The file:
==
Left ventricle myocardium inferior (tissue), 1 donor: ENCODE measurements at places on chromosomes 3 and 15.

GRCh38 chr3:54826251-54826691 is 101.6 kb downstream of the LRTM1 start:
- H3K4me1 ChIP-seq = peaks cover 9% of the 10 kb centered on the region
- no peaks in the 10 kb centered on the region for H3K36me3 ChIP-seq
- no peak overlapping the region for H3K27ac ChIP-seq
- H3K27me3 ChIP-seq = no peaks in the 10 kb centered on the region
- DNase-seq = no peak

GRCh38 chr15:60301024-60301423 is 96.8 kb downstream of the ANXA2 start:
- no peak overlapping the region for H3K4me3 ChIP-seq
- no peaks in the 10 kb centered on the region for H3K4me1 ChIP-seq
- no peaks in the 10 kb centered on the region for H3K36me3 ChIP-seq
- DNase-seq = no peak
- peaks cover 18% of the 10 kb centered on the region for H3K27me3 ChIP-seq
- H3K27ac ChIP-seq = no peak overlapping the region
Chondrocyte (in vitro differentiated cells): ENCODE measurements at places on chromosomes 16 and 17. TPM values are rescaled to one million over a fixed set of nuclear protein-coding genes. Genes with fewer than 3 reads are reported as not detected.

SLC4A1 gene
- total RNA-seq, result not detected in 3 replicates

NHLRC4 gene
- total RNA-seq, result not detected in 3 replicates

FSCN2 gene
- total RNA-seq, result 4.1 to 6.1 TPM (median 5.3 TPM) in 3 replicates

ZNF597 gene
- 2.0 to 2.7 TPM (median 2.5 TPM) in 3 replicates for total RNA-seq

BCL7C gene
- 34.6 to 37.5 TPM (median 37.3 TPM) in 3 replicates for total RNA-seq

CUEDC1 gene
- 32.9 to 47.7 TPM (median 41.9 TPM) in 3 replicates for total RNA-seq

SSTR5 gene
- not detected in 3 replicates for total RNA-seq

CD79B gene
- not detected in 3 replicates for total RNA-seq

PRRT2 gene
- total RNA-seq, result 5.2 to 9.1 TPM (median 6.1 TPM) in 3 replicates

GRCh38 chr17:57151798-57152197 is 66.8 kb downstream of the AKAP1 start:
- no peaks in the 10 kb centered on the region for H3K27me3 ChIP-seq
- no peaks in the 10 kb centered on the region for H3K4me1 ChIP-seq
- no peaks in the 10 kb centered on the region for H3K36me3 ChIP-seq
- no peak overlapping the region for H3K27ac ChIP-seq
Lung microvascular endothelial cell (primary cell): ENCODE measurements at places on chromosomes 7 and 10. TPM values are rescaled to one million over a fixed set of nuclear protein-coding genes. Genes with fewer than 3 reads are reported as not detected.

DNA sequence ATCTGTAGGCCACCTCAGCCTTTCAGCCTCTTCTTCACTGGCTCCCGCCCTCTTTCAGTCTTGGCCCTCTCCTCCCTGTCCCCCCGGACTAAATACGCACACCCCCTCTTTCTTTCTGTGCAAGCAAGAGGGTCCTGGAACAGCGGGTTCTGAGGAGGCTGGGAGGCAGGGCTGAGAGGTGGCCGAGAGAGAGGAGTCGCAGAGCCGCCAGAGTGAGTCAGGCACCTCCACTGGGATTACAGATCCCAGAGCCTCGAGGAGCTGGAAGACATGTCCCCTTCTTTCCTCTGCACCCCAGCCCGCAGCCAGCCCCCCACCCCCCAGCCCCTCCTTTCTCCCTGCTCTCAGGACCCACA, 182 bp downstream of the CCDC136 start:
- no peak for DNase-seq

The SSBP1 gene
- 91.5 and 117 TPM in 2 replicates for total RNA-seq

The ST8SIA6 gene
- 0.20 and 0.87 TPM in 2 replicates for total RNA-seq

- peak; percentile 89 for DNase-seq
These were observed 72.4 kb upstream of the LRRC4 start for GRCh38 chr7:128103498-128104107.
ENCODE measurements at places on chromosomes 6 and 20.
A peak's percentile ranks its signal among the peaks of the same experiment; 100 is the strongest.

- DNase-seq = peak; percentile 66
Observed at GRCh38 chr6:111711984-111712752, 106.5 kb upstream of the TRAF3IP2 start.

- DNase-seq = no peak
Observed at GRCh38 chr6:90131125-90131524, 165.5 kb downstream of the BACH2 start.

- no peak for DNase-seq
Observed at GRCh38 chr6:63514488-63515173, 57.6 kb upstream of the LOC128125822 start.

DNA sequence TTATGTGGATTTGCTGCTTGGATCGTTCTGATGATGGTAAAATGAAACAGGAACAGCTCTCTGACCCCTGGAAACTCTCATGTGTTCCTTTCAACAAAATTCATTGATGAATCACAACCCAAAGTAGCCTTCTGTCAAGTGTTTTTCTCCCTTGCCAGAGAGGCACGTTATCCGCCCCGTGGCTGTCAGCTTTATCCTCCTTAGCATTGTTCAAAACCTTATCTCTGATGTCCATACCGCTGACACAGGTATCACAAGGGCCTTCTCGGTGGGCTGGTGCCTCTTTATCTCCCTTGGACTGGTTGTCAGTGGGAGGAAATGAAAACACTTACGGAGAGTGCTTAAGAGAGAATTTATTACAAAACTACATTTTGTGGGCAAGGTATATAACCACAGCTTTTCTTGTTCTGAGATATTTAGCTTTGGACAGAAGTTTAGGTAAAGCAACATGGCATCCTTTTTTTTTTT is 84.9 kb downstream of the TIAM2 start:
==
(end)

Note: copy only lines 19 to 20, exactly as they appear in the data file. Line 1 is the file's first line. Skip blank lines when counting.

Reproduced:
- total RNA-seq, result not detected in 3 replicates

FSCN2 gene